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Federal Employees News Digest : Oct 14, 2013
and harder decisions when it comes to their crucial civilian workforce as this goes on. This uncertainty is spectacular- ly unhealthy when it comes to national security." "It's not just about uniformed military and DOD. What's going on with the intelligence agencies, and what's going on with non-traditional security threats like pandemic diseases like H1N1?" Breen asked. "Think about this too: Is the CDC, under the shutdown, going to be able to track the next threat?" Breen asked. "If the next H1N1, or swine flu, or SARS kicks off---are we going to know in time? Or could it be too late? Every American ought to be thinking about this. This all has impact on national security. The agencies that deal with those threats are also greatly impacted." "I can tell you I also have friends who are working in intelligence who are not working right now," Breen added. "That makes me very nervous, too. And think about it---finally---there's also the fact that none of these people are getting paid right now. That affects people's work---and ought to make all of us very nervous." Breen's greatest worry? "What worries me the most is that every time you walk through a metal detector at an airport or federal building right now in the United States, the person operating it isn't getting paid," Breen said. "That's true of the metal detectors that Congress walks through---and the Capitol Police, they're not getting paid either." House-passed pay bills on hold The House unanimously passed two bills to ensure federal employees are paid, but each faces snags to implemen- tation. The House on Oct. 8 passed the Federal Worker Pay Fairness Act (H.J. Res. 89), which would pay on time--- without waiting for the government to reopen---those federal employees who are not furloughed and continue to work through the shutdown. The bill, introduced by Rep. Hal Rogers (R-Ky.), passed the house 420-0. However, the legislation would be tied to another bill, the Deficit Reduction and Economic Growth Working Group Act (H.R. 3273), introduced by Rep. Pete Sessions (R-Texas), which would establish a bicameral working group on deficit reduction and economic growt h, an entity based on the supercommit- tee established by the Budget Control Act. It was that previous supercommit- tee's failure to come to an agreement on spending that resulted in the imple- mentation of the sequester. While most Democratic lawmak- ers and labor groups, including the American Federation of Government Employees, support H.J. Res. 89, they oppose its merger with the Sessions bill. "Making federal employees and their families whole, despite the lengthy lapse in appropriations, is one of the few things that the Republican House, the Democratic Senate, and the White House all support," AFGE Legislative and Political Director Beth Moten wrote in a letter to House members. "The last thing anyone should do is make that support contingent on resolving seem- ingly intractable issues that have caused the political stalemate over the budget." The White House also weighed in on the bills, saying that the president would veto the legislation if it reached his desk. "The administration strongly oppos- es House joint passage of H.J. Res. 89 and H.R. 3273, which does nothing to solve the immediate, pressing obliga- tions the Congress has to open the government and pay its bills," the White House said in a statement. continued from page 3 October 13, 2013 Vol. 63, No. 13 4 Visit us on the Internet at www.FederalDaily.com continued on page 5 FederalDaily launches forum for furloughed feds FederalDaily and a group of other government-focused publications have launched a new online forum aimed at giving furloughed federal workers a platform where they can share their talents, skills and potentially profitable hobbies. You'll find it on FederalSoup, a free online community of about 60 topic-focused forums dedicated to active and retired federal employees, which provides members with a place to exchange information about events, benefits, career planning and all of the ins-and-outs of working in federal government. FederalSoup's newest forum---Furlough Freelancing---launched Oct. 3, offers feds a place specifically created to connect them with employers seeking to tap their talents during the government shutdown and beyond. Feds can pitch their skills or add links to a public resume page where potential employers looking for freelance talent can find them. (Furloughed federal employees are reminded that even during a furlough, they still must adhere to the ethical standards and regulations concern- ing outside employment that govern them when they are actively employed.) A feature report in FCW, a sister publication of FederalDaily, titled "Moonlight might feel right, but ask first," discusses any potential issues feds should consider before accepting a free- lance gig during the shutdown. Other FederalDaily sister publications -- Defense Systems, GCN and Washington Technology -- also have joined in on the promotion of the new forum. Explore the forum at: https://federalsoup.federaldaily.com/forum_topics. asp?FID=62&title=furlough-freelancing. See the FCW article at: http://fcw.com/arti- cles/2013/10/03/furloughed-feds-moonlighting.aspx. Also see other 1105 publications tracking the effects of the furloughs at http://www.defensesystems.com/Home.aspx, http://gcn.com/ Home.aspx, and http://washingtontechnology.com/Home.aspx.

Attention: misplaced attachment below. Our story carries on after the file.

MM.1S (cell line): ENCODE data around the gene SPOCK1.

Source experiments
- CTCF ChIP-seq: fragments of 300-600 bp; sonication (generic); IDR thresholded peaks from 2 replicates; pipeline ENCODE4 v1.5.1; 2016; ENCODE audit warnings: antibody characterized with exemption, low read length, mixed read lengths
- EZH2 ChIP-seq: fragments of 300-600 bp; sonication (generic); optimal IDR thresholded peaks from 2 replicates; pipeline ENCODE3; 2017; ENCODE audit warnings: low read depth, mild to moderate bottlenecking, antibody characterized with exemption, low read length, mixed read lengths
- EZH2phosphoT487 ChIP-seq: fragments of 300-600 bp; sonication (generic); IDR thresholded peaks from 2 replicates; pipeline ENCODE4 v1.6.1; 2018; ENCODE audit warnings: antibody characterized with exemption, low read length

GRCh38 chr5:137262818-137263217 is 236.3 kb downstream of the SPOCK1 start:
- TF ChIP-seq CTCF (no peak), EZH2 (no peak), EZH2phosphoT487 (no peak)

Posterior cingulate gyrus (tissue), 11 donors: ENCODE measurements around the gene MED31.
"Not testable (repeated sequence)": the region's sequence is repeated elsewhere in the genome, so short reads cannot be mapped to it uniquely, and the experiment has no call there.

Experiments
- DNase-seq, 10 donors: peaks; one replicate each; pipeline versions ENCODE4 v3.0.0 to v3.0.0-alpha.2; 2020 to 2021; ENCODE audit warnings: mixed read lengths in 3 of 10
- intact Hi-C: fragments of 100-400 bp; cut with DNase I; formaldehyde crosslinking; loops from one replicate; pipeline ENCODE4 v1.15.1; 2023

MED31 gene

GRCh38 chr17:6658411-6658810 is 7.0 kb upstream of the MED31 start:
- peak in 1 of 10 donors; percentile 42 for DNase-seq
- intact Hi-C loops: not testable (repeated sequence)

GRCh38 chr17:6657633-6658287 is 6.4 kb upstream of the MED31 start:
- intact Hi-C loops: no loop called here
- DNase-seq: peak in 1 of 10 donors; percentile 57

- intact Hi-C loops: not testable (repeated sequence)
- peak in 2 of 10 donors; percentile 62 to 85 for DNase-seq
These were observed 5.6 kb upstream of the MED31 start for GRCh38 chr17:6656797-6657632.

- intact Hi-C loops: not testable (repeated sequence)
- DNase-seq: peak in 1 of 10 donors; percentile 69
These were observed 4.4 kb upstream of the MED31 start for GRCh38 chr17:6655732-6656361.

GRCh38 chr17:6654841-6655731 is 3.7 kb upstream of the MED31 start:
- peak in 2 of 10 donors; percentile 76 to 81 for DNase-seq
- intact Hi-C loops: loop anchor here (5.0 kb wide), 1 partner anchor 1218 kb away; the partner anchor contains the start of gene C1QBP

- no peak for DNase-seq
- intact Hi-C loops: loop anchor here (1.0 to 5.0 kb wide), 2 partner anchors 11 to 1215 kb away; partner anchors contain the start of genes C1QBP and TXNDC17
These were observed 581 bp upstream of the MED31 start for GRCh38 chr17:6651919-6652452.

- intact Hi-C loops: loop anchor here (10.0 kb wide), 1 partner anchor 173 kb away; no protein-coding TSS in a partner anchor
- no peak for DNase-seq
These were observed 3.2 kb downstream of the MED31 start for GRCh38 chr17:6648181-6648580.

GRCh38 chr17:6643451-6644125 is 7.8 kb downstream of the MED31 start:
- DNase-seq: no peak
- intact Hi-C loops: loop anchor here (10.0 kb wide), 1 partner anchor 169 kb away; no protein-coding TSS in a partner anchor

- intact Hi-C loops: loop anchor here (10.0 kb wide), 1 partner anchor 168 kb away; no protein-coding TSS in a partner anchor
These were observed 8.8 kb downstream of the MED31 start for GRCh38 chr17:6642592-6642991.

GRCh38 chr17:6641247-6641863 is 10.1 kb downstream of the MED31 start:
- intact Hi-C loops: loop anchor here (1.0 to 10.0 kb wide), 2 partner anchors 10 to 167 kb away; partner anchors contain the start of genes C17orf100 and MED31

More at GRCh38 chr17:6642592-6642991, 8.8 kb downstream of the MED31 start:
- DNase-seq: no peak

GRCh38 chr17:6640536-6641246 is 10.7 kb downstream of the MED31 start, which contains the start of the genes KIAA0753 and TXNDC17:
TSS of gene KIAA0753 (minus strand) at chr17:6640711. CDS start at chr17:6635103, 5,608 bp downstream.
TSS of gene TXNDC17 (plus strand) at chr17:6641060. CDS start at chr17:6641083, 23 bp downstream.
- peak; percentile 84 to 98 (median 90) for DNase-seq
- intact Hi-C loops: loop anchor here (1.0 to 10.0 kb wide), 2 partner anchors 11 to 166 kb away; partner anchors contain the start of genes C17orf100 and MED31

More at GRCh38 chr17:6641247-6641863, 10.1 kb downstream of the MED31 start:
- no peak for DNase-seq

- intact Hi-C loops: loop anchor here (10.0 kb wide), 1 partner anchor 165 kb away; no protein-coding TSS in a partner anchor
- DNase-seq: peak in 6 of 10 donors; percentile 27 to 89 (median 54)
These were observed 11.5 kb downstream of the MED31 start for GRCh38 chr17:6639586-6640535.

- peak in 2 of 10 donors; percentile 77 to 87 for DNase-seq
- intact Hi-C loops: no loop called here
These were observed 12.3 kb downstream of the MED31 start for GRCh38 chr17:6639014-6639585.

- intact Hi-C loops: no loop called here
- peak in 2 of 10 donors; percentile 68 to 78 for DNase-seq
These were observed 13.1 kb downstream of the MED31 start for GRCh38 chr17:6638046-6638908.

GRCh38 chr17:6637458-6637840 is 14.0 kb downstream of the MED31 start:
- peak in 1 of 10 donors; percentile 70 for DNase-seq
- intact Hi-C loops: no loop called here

Oct 7, 2013
Oct 21, 2013